The West

Hostility to Church hurtful
Barry Hickey is the former Archbishop of Perth, who stepped down from the job last year. Picture: Ian Munro/The West Australian

The former head of the Perth Catholic Church says the greatest threat facing the Church is not the sex scandals of the past but hostility to its position on key social issues such as contraception, homosexuality and gay marriage.

Emeritus Archbishop Barry Hickey said he was disappointed by what he saw as growing hostility towards the Church but did not believe historical abuse scandals were to blame as much as shifting societal attitudes.

"There'll always be scandals in the Church," he said. "We've had saints and sinners and we'll continue to have saints and sinners because we're dealing with people as they are.

"It's hurtful to see all the negativity that comes from the sins of Church people but it's not the real problem. The real problem is that what I think of as good news is not always seen or received as good news by society.

"Let me take one little matter. I think the Christian vision of marriage is good news in that it produces strong family life, it is based on love, it is based on fidelity and it is a basic cell of stability in society. Now that has become a bit of a minority opinion."

The 77-year-old said it was not an option for the Church to adopt a more popular position on issues.

Instead, he said, members of the Church should live according to the Gospel and "hope it's attractive enough for people to say 'yes, this is what I want'". "We can't force it down anyone's throat, we can simply proclaim it," he said.

Archbishop Hickey stepped down as Archbishop of Perth last year after two decades in the role, a transition that has, at times, been difficult.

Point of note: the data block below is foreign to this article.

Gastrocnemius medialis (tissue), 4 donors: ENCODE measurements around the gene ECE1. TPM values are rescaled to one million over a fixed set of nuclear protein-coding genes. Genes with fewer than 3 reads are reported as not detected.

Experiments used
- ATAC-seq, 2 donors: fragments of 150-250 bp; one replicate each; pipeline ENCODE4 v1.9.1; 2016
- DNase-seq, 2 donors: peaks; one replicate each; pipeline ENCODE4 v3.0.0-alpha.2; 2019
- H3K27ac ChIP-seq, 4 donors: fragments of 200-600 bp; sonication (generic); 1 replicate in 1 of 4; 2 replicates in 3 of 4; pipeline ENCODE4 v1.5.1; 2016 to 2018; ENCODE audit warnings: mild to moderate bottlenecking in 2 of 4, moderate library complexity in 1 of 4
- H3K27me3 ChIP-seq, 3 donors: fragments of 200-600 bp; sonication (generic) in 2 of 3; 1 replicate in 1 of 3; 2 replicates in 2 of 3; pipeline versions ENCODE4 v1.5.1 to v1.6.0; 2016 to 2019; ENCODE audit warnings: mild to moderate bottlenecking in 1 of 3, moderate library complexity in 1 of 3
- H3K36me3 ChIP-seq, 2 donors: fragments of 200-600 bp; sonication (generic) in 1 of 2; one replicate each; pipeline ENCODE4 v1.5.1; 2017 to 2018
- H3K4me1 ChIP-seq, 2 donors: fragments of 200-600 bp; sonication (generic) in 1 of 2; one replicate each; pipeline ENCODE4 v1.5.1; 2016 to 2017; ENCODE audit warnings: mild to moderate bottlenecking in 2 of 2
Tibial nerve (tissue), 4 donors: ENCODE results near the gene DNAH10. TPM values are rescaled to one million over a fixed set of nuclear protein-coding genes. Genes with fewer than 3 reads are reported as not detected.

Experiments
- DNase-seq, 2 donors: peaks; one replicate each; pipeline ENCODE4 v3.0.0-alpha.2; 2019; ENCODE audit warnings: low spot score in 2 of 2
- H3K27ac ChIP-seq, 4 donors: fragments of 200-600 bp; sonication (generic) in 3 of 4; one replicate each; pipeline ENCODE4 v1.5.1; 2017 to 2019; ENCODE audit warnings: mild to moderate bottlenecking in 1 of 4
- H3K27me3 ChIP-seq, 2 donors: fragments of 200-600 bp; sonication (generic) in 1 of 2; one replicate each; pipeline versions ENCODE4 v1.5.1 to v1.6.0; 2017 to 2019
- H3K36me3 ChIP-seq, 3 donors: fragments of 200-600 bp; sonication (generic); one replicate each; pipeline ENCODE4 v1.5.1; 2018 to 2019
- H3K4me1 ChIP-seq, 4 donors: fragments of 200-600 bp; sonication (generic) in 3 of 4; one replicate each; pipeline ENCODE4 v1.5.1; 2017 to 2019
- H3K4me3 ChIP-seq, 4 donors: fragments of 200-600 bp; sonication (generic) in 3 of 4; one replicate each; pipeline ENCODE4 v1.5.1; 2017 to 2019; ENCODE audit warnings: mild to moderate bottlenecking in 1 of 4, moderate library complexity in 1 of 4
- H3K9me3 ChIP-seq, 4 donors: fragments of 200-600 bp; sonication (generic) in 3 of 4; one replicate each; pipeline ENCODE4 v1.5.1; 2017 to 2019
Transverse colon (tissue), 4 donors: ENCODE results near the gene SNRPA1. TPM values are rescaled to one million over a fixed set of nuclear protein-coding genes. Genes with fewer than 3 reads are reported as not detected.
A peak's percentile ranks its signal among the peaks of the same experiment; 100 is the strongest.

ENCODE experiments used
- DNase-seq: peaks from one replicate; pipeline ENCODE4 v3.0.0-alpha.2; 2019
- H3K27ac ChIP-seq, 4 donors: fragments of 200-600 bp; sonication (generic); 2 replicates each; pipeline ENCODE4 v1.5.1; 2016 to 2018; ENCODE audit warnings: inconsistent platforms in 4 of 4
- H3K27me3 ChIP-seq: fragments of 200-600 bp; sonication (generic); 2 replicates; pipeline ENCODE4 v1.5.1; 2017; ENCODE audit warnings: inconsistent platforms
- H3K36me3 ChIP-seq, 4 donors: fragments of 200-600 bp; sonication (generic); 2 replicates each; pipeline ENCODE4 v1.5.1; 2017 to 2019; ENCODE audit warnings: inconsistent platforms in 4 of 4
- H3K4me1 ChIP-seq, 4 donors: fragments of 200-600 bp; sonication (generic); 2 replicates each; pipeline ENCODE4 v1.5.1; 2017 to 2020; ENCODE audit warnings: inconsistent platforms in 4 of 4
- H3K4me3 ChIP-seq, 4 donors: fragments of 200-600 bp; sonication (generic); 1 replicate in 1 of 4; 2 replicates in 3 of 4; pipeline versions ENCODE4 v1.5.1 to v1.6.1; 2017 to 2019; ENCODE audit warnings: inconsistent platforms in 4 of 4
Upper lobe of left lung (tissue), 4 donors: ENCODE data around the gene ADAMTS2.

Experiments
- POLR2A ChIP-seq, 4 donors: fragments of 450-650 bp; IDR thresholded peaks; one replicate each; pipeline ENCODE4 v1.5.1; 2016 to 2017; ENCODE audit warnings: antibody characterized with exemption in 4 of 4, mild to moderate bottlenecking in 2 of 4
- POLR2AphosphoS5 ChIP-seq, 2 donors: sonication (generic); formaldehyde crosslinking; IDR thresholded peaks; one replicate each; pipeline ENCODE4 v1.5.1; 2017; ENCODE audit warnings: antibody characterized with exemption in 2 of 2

"I must confess to a sense of … puzzlement about why I'm still alive because the job I've been asked to do is over, for better or for worse," he said.

"Now in retirement I need to work out: am I still called to be active in the Church or should I, perhaps, spend a lot more time with my extended family or get involved with the local community?

"I think the answer I've come to is that I can do those last two to a greater extent than before but my main job is still to be active in the Church because that was my initial call and the call is still there. That is my way of resolving my sense of puzzlement about what I'm supposed to do now."

Anticipating empty days in retirement Archbishop Hickey had planned writing projects to occupy his time, including a reflection on his time as a bishop. However, his decision to remain heavily involved with the Church means the projects remain largely unstarted.

These days his duties include filling in for absent priests, helping out at confirmations and talking to people experiencing difficulty in their spiritual lives.

What spare time he does have is divided between his extended family, regular Monday morning tennis games and walking around Hyde Park lake. He also reads "a lot" of magazines and newspapers to keep up with current events.

Despite his somewhat crowded days, Archbishop Hickey said it was a relief to have the weight of responsibility associated with his former role lifted from his shoulders.

"I'm a happy man," he said. "My retirement so far has been a happy experience and I hope it stays that way."

The West Australian

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